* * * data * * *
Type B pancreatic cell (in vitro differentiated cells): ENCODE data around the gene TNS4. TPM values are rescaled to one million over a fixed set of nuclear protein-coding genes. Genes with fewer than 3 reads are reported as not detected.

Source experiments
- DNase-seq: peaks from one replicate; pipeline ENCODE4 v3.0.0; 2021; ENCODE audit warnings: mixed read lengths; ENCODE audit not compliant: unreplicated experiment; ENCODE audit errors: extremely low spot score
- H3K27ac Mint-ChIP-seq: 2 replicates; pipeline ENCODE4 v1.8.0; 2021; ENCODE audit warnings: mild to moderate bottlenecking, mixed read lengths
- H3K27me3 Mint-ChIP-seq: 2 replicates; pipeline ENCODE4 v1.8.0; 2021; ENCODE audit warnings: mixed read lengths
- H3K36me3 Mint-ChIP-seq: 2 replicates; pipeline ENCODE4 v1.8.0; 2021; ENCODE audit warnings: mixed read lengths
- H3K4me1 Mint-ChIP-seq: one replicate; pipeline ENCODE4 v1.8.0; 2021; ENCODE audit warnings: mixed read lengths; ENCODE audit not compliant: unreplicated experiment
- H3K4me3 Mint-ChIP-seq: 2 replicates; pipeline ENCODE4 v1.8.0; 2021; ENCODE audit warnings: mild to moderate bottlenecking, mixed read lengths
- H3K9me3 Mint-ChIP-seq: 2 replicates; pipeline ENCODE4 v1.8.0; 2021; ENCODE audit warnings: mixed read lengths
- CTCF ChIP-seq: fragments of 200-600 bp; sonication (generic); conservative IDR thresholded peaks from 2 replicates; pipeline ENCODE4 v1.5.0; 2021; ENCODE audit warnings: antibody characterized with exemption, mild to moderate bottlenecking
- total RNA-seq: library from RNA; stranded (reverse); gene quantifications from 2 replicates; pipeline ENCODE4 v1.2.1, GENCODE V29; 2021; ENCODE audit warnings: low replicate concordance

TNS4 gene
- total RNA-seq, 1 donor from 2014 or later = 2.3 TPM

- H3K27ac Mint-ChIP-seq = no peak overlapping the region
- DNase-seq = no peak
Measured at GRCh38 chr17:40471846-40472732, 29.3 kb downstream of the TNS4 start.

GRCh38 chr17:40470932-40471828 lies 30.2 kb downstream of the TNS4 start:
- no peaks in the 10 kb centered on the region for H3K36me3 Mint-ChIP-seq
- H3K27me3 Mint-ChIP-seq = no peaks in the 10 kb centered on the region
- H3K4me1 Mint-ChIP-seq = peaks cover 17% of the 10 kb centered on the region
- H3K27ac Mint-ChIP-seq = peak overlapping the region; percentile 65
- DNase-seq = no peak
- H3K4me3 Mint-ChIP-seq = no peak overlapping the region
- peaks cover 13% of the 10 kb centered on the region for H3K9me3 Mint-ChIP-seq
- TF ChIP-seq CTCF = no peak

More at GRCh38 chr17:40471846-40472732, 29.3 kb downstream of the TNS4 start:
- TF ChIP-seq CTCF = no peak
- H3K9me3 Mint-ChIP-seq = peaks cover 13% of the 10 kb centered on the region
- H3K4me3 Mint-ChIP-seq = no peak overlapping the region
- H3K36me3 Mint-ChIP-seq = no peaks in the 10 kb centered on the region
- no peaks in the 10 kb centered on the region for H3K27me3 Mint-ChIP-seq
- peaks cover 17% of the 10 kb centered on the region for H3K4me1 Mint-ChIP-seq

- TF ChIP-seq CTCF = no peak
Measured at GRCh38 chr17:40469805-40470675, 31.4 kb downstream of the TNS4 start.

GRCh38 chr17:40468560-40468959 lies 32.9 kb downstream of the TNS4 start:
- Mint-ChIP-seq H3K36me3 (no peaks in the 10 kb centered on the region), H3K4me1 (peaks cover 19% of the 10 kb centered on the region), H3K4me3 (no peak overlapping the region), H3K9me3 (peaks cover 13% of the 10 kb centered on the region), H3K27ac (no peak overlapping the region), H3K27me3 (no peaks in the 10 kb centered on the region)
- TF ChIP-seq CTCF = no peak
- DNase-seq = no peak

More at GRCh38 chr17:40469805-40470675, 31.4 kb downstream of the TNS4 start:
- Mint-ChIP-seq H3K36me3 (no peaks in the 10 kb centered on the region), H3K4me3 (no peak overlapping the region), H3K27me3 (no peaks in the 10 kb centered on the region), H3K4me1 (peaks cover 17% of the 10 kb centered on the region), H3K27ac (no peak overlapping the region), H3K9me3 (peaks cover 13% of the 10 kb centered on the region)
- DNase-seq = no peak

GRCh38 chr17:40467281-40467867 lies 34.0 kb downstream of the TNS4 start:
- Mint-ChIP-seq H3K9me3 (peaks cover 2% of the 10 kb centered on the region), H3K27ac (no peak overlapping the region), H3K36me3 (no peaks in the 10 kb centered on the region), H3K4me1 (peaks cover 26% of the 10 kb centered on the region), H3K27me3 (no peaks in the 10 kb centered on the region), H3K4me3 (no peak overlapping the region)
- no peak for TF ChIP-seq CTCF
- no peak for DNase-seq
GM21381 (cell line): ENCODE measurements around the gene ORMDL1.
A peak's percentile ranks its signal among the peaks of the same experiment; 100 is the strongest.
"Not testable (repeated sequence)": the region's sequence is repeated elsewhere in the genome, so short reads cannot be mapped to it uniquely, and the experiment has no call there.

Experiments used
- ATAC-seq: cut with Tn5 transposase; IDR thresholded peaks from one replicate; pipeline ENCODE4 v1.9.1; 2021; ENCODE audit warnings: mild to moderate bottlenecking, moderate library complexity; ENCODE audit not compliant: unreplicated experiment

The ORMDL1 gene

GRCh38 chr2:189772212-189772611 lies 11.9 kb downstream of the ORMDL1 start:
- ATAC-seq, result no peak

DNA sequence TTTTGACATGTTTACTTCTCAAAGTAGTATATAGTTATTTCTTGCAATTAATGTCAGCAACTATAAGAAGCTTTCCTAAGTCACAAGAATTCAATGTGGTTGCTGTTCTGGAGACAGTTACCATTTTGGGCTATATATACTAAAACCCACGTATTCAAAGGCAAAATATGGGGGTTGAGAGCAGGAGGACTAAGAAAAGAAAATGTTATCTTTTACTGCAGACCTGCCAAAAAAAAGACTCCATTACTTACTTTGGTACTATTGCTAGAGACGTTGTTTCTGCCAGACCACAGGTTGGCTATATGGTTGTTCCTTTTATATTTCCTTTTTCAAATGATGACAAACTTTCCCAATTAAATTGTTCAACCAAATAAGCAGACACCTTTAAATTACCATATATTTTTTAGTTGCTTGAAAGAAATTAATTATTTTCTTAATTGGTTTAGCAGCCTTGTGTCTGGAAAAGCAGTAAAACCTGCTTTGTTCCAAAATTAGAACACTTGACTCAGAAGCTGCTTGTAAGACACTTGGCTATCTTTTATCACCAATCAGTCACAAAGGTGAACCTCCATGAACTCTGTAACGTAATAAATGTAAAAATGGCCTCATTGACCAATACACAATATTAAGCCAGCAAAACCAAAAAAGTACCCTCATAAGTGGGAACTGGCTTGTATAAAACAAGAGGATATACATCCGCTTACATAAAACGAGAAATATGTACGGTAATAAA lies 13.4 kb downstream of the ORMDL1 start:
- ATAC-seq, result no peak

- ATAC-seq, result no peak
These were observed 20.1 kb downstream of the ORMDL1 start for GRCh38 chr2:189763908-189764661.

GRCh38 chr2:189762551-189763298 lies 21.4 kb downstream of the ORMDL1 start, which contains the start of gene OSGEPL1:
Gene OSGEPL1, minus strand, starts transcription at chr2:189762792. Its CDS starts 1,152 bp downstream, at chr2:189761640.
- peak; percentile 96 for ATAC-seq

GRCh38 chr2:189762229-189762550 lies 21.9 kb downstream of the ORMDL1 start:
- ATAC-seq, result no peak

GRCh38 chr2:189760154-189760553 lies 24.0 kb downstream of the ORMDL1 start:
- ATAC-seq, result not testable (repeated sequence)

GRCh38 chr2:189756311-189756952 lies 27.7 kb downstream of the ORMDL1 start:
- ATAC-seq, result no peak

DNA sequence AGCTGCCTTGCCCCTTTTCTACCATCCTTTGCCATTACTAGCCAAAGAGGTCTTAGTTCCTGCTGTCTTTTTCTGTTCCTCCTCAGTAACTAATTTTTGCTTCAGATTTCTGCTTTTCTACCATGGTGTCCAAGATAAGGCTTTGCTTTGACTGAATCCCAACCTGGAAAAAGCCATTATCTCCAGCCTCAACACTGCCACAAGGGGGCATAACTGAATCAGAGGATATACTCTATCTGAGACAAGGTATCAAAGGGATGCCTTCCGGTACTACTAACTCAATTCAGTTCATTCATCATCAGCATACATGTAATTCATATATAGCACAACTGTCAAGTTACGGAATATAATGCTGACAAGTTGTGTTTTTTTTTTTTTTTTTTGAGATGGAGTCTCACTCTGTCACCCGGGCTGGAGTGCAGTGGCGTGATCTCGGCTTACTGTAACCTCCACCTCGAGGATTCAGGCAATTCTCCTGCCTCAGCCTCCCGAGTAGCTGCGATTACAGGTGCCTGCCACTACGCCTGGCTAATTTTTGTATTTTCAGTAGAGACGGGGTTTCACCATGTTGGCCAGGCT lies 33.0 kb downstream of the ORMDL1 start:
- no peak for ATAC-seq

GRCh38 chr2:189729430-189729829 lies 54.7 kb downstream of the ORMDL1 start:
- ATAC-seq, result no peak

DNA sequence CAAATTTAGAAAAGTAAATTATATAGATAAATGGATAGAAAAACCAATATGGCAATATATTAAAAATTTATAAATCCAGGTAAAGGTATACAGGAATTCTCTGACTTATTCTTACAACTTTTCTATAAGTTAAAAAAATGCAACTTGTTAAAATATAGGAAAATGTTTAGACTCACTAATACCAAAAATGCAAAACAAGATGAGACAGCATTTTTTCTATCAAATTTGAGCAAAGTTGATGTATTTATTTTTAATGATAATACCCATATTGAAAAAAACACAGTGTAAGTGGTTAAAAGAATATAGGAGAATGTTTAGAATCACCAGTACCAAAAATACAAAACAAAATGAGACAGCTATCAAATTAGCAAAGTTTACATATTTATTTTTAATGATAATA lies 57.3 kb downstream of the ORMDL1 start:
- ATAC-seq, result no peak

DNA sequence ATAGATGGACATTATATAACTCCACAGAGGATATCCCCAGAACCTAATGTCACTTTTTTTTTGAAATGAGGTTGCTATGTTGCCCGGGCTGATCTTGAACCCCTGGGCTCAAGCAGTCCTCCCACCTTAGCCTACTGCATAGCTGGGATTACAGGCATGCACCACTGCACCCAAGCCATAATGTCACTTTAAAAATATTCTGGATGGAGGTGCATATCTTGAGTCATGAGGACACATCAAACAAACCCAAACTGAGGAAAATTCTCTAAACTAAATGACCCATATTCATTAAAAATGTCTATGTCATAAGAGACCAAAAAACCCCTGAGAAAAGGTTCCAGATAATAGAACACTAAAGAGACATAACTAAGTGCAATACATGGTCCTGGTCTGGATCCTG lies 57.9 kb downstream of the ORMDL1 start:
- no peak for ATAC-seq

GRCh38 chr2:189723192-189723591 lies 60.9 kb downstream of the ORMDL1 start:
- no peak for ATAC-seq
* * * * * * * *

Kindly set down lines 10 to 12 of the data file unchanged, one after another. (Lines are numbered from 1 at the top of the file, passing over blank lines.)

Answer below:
- CTCF ChIP-seq: fragments of 200-600 bp; sonication (generic); conservative IDR thresholded peaks from 2 replicates; pipeline ENCODE4 v1.5.0; 2021; ENCODE audit warnings: antibody characterized with exemption, mild to moderate bottlenecking
- total RNA-seq: library from RNA; stranded (reverse); gene quantifications from 2 replicates; pipeline ENCODE4 v1.2.1, GENCODE V29; 2021; ENCODE audit warnings: low replicate concordance

TNS4 gene